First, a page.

There  are three stages of the disease: (1) Febrile Stage is when the fever reaches up to 40 °C (104 °F) or higher and the other other accompanying symptoms appear, (2) Critical Stage usually occurs when the fever resolves, which many people mistake as the resolution phase. It is critical because this is when the blood plasma shifts outside of the bloodstream and accumulates inside the lungs or abdominal cavity. The platelet levels also become dangerously low at this stage that may cause moderate to severe bleeding. This stage can progress to “dengue shock syndrome” and in severe cases death, but if fluid is replaced immediately and bleeding controlled, it may proceed to the recovery phase. (3) Recovery Stage occurs immediately after the platelet levels begin to increase and the fluid levels normalize.

The most important thing to do is to seek medical help at the first sign of fever especially if there is an outbreak in your area. Dengue fever can easily be determined by a simple blood test.

Dengue Prevention Tips

The old saying that prevention is better than cure is highly recommended in Dengue Fever. The most common concern is to eradicate breeding places for mosquitoes that carry the virus. Follow these simple prevention tips:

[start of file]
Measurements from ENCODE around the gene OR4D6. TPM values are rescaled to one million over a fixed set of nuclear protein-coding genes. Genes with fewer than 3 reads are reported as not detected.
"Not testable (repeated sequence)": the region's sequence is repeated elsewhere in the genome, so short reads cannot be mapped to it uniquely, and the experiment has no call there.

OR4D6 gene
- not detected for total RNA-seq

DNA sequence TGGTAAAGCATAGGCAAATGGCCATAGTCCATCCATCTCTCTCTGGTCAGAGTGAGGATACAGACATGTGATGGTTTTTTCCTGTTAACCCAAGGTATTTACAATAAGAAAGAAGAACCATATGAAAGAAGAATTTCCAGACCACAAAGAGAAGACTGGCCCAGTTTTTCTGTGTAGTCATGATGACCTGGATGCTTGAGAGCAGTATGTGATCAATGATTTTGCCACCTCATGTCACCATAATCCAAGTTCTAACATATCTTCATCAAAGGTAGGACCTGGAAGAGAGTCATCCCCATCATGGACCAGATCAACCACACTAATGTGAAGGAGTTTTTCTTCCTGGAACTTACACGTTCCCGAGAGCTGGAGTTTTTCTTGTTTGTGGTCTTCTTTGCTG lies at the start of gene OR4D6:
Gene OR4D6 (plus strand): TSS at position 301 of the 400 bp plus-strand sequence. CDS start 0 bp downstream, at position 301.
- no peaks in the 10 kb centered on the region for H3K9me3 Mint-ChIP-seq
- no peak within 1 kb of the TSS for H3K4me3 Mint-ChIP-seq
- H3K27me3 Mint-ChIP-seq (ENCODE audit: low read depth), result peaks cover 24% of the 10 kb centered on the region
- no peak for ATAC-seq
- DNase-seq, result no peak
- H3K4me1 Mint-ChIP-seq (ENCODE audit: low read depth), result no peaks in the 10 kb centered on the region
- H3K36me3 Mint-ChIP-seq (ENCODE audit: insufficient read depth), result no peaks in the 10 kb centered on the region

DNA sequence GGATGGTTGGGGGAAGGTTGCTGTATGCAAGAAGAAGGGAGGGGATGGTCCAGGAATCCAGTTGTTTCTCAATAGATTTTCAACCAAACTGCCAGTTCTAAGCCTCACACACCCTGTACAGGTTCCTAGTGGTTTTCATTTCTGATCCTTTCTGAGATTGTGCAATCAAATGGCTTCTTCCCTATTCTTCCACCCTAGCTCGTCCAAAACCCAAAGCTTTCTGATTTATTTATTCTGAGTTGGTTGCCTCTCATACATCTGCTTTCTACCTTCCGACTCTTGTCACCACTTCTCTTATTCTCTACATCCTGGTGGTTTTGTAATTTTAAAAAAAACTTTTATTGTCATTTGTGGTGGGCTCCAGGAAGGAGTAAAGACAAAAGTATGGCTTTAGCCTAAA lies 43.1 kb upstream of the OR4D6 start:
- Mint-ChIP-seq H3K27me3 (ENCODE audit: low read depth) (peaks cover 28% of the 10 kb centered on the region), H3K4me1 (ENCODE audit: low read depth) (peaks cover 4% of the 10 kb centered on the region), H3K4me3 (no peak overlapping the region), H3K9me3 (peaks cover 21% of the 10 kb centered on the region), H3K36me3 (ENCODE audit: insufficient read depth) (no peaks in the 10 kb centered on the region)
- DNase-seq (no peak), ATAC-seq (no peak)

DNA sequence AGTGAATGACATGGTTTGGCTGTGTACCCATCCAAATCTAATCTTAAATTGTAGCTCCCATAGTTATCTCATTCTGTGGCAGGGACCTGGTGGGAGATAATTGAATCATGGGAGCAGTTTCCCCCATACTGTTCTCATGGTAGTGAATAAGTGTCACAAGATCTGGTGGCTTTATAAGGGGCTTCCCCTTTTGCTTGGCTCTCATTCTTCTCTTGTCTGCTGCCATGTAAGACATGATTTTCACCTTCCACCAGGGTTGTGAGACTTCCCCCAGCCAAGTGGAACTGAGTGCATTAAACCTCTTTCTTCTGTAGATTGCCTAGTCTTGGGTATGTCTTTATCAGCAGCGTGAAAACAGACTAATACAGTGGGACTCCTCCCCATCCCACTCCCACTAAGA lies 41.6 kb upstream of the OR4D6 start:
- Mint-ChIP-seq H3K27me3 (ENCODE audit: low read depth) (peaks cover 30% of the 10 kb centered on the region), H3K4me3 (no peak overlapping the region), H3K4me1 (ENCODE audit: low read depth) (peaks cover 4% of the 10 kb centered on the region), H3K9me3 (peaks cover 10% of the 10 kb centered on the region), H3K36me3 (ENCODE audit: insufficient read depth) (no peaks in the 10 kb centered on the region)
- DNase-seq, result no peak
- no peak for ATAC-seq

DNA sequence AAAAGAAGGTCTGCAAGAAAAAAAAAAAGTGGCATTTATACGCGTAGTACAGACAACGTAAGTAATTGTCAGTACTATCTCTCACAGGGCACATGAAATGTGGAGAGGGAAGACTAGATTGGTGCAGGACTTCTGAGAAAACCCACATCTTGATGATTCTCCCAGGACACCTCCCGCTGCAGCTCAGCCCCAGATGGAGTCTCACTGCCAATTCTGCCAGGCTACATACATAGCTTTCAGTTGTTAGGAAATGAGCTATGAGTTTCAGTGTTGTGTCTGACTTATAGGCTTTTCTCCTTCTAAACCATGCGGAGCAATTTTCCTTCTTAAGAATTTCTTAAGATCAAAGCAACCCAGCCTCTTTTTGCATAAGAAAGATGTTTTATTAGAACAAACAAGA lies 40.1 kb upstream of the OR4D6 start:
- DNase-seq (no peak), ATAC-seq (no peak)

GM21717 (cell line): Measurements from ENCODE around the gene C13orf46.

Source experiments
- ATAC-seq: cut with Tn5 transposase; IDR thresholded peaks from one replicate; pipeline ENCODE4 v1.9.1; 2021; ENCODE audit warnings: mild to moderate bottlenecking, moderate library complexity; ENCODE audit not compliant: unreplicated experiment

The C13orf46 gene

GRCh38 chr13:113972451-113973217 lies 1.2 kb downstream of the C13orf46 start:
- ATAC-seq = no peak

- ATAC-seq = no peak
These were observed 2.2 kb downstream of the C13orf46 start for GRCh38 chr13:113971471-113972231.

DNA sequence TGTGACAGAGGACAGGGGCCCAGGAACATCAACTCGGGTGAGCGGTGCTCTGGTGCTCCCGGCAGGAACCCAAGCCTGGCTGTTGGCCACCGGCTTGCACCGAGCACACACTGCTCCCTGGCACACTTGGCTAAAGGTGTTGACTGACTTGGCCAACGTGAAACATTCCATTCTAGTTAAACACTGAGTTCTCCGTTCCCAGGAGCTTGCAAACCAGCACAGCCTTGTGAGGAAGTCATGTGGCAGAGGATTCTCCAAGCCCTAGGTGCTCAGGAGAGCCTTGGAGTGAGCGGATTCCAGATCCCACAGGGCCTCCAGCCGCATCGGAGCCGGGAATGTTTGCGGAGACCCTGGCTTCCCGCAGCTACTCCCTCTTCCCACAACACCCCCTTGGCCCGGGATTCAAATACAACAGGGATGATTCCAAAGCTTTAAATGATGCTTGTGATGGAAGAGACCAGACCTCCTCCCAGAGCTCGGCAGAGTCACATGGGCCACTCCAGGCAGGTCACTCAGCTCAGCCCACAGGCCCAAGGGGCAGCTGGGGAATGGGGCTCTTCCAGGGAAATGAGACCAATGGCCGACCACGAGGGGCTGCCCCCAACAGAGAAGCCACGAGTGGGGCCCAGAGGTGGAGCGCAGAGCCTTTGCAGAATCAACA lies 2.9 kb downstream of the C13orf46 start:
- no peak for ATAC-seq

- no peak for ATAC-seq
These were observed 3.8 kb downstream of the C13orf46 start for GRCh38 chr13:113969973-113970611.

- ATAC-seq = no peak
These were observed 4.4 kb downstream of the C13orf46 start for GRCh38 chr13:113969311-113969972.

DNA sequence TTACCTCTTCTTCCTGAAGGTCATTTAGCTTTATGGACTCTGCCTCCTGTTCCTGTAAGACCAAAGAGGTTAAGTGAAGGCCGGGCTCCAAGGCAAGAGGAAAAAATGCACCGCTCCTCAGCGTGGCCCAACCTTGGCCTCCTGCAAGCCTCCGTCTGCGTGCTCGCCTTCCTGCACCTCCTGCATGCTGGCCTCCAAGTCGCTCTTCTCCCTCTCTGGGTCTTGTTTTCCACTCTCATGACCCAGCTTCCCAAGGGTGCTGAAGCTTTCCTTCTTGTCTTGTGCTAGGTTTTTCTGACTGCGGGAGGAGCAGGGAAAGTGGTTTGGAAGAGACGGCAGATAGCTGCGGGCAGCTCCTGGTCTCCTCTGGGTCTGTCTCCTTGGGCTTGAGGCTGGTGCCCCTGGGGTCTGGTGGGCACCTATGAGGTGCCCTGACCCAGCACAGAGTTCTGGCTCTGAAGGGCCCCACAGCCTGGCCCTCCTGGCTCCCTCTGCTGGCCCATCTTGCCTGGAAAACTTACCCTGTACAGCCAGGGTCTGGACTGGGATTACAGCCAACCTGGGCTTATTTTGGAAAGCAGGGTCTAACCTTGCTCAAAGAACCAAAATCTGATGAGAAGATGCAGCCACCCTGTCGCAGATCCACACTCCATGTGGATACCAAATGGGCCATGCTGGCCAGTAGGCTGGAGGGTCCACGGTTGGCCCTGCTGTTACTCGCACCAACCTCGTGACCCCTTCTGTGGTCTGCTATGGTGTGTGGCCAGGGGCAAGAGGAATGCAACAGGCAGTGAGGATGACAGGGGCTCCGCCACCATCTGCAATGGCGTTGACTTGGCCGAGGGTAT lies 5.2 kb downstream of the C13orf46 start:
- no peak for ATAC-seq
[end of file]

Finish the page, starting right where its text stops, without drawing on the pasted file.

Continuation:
1. Mosquitoes breed in water that is why Dengue outbreak is common in the rainy season. So remove breeding places of mosquito such as your flower pots and vases whether inside or outside the house, keep your garden clean, cover all water containers in the house, dispose garbage regularly, clean your roof gutters and dispose unused bottles and cans. It is also a good investment to put screens around your house.

2. When going out, wear clothes that cover the most part of your body, and avoid dark colored ones as they tend to attract mosquitoes. Wear socks and closed shoes too, instead of slippers and sandals.

3. Avoid the outdoors if there is an outbreak and keep away from places where cases have been reported; include hospitals and clinics in your list. If it can be avoided, do so, unless you’re the one who needs medical attention.

4. Insect repellants come in very handy. In children, put a small amount of the solution on the edges of their clothes instead of applying directly on their skin.

5. Lastly, protect yourself by eating healthy, exercising regularly and having enough sleep.

Again, a the first sign of fever and other symptoms, immediately consult a health professional. Stay safe! irmz